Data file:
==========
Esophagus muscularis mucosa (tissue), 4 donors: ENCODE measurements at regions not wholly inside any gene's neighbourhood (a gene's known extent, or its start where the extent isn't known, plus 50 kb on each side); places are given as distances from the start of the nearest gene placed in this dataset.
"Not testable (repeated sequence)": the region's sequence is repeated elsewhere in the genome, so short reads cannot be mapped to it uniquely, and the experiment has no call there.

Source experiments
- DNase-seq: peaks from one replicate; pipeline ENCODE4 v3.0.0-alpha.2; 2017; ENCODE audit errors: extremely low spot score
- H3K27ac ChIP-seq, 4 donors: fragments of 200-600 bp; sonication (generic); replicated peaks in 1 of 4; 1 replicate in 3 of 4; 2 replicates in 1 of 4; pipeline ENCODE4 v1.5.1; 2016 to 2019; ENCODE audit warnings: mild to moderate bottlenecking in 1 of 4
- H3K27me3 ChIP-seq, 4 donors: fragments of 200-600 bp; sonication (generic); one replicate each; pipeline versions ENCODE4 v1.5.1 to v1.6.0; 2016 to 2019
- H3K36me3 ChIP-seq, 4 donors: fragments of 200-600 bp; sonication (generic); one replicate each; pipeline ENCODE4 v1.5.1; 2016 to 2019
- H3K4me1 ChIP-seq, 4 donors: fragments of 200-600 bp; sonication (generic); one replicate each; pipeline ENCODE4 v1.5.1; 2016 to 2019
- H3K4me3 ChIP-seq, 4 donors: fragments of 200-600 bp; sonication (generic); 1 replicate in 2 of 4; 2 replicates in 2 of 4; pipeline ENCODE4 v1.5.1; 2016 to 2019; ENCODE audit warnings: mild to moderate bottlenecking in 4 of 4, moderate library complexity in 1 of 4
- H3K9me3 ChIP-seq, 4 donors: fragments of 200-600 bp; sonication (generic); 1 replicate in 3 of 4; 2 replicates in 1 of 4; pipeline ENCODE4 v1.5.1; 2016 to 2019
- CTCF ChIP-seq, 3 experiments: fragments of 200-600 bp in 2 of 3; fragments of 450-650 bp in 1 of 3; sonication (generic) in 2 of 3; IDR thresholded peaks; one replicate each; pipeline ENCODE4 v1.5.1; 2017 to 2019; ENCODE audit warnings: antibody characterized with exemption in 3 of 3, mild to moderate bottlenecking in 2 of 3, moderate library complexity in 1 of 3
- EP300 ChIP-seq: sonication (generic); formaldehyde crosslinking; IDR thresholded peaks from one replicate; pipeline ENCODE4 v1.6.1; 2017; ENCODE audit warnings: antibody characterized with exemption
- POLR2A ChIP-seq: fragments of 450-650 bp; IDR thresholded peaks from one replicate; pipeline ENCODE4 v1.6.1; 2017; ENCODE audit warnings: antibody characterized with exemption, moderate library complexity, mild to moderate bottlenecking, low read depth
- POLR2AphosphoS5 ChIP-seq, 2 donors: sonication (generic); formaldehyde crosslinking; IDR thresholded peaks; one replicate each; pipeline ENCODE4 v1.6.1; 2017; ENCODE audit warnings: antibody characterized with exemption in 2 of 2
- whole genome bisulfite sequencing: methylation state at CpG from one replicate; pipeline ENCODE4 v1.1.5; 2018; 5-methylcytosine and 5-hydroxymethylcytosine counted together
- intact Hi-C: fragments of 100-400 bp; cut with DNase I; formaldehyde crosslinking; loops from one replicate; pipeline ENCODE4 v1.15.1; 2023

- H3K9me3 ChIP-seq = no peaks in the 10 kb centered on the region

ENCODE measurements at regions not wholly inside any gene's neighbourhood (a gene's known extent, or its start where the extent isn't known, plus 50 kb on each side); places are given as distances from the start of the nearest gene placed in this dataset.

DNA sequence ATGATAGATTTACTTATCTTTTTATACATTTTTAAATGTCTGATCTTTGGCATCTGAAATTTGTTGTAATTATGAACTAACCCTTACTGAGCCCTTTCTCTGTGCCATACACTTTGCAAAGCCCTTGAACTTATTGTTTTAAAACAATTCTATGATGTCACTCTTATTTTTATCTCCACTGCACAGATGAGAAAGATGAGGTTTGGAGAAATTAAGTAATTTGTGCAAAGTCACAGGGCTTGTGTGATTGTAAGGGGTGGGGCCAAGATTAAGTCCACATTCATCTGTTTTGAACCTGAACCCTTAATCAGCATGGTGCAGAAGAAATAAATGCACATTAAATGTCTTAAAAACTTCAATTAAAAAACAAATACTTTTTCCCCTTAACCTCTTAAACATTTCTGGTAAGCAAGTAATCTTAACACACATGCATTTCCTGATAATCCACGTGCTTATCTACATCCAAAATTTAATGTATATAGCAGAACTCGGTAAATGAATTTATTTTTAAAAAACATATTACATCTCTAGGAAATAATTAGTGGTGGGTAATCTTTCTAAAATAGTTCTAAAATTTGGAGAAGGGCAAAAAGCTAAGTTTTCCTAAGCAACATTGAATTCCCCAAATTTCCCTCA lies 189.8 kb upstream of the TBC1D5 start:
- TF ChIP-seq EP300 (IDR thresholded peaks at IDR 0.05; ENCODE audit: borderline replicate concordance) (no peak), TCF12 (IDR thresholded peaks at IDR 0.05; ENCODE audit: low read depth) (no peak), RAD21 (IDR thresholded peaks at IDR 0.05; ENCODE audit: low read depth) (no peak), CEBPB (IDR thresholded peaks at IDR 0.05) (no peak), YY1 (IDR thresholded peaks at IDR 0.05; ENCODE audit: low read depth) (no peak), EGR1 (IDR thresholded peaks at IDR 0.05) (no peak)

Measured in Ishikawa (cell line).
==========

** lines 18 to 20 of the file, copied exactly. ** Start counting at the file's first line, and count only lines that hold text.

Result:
ENCODE measurements at regions not wholly inside any gene's neighbourhood (a gene's known extent, or its start where the extent isn't known, plus 50 kb on each side); places are given as distances from the start of the nearest gene placed in this dataset.

DNA sequence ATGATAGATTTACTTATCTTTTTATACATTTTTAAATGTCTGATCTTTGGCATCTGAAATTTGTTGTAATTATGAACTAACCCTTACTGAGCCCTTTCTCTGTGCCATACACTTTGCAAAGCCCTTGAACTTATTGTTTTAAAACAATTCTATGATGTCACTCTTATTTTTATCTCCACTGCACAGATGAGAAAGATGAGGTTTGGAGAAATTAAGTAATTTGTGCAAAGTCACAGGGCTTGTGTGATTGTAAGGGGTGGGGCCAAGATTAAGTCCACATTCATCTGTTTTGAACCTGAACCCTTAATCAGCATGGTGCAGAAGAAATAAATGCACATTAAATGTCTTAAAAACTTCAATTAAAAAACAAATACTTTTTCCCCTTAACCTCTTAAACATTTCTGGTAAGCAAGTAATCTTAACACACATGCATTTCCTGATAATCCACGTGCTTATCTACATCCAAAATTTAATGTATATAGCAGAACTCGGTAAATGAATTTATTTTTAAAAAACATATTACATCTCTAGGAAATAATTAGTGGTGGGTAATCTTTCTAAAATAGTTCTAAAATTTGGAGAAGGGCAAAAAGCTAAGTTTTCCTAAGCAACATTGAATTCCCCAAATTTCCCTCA lies 189.8 kb upstream of the TBC1D5 start:
- TF ChIP-seq EP300 (IDR thresholded peaks at IDR 0.05; ENCODE audit: borderline replicate concordance) (no peak), TCF12 (IDR thresholded peaks at IDR 0.05; ENCODE audit: low read depth) (no peak), RAD21 (IDR thresholded peaks at IDR 0.05; ENCODE audit: low read depth) (no peak), CEBPB (IDR thresholded peaks at IDR 0.05) (no peak), YY1 (IDR thresholded peaks at IDR 0.05; ENCODE audit: low read depth) (no peak), EGR1 (IDR thresholded peaks at IDR 0.05) (no peak)